It is a totally different art form. I will write a bit about the artists in my next blog, Annika. As for the sled dogs, I was truly impressed with how much joy they take in their work. –Curt
Those are so impressive and the work to produce something which is transient but so difficult – very inspiring to see.
I agree, Chas. I mentioned to another blogger that it reminds me of the art at Burning Man that burns. Interesting contrast between the hot desert and the cold north, both producing beautiful, transient art. –Curt
These are absolutely gorgeous! I love the funky style of some of them & you certainly saved the best one for last!
Glad you stopped by and thanks for following. The art reminds me of the art burned at Burning Man (which I also blog about): beautiful but temporary. One burns and the other melts. North Wind was beautiful and seems to be a favorite of several folks who follow my blog. –Curt
You’re quite welcome. I have always been interested in the whole Burning Man festivities. It’s a bucket list thing. 😉
And I might add, well worth it. 🙂 –Curt
Seems like you’ve gone from the sublime to the ridiculous – Burning Man to Ice Art. No lasting art at either 😉 Some very impressive art here too – my favourite so far is Stuck Up. Did anyone take a snap of you on those slides?
There is one slide photo which may see the light of day. (Grin) Peggy couldn’t make the camera work for my belly slide, however. Just as well. Stuck Up had a unique look… humorous during the day and etherial at night. –Curt
Maybe its because of my location, and the number of jellyfish I see, but I love the jellyfish hunter. It’s by far my favorite. For one thing, it’s amazing to me that the sculptor could capture the diaphanous tentacles frozen in time, as it were.
It’s wonderful to see them lit, too. There are details that emerge that just couldn’t be seen in bright sunlight.
And the skin of the hunter with its unique markings… The next night, which I didn’t get to see, colored lights were added. I wish I could have compared the day, with the white lights, with the colored lights, Linda. I’ve seen photos, however, and I think I prefer the white lights. I will show several sculptures in colored lights that weren’t part of the competition. –Curt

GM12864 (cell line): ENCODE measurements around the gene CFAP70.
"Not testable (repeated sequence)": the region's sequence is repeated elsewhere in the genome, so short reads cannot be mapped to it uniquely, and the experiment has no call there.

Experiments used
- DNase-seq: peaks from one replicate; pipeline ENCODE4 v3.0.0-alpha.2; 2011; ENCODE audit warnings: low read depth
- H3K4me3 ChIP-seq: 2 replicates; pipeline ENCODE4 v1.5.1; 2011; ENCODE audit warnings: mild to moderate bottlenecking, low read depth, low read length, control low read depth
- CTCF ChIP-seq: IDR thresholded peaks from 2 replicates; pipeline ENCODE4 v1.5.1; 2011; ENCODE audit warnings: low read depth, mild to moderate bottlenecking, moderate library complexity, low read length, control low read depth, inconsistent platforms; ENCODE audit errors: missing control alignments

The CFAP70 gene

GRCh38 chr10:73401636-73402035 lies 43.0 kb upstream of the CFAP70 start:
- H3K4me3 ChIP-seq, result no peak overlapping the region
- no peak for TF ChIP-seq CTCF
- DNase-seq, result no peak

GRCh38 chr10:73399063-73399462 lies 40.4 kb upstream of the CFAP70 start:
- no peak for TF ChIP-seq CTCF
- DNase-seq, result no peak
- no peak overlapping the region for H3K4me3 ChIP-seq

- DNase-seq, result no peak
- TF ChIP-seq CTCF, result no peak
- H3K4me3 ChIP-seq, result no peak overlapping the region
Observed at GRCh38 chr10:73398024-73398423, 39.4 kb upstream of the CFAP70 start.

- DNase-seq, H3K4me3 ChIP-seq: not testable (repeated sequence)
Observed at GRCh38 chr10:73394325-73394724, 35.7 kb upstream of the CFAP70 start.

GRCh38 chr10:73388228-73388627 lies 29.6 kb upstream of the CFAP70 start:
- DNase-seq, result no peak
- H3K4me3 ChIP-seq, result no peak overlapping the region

Wow. What beauty. I love the ones that combine clear ice and opaque. Great photos.
I think it is one of the categories they are judged on, Susan. Thanks. –Curt
They are all so beautiful. I liked the cello sculpture ‘a beautiful noise,’ the best.
Wasn’t it unique? You could almost hear the sound. –Curt
Wanted to add that I lost your second comment Gerard, but not before I read it. The ice comes out of a lake, so it is natural. And wasn’t that circle/ball in the Beginning of Time spectacular… –Curt
Spectacular! I couldn’t choose just one favorite, though the first one “Concentration” would come in close. You have a beautiful family Curt.
Thanks Katy. The artists are among the best in the world. And Concentration won first in the realistic category. We are lucky on our family. 🙂 –Curt
I’m sitting here in steaming hot Australia with my mouth agape at the beauty of what these artists have created out of ice.
Hi Yvonne. Welcome to my blog! I imagine it is a little cooler in Fairbanks up near the Arctic Circle. I am pretty much agape at the ice art myself. Beautiful stuff. –Curt
Wow! Spectacular indeed. The train ride looks pretty sweet too.
I’ve got a post coming on the train ride as well Alison. I spent 12 hours staring out the windows! –Curt
I think the winner was the well-chosen, with a beautiful clean line and an inner tension.
Spoken like the artist you are, Hillary. 🙂 –Curt
Wow really cool! ; ) What a neat art form.
Cool is a good word to describe ice sculpture… 🙂 Thanks for stopping by. –Curt
Love “Concentration” and “North Wind.” Great art but so fleeting. What happens to these creations? I guess just photos remain, but it seems sorta sad in a way. Really nice post, Curt.
Thanks Rusha. The message of the temporary art, I feel, is similar to that of Burning Man. Life is short. Enjoy it while you can. Live in the present. Photos allow us to cheat a bit, however. 🙂 –Curt
Just wish I were talented enough to create anything — even for the moment!
Spectacular! I am rather impressed with your daytime and nighttime photos here. The daylight photos of ice sculptures must have been tricky. My fave of this group is Jellyfish Hunter. But I can’t get over the clear glass limbs of Concentration.
It was a very different world between the day and night, Crystal. Your comments encouraged me to go back and look at the blogs again. I am glad I did. —Curt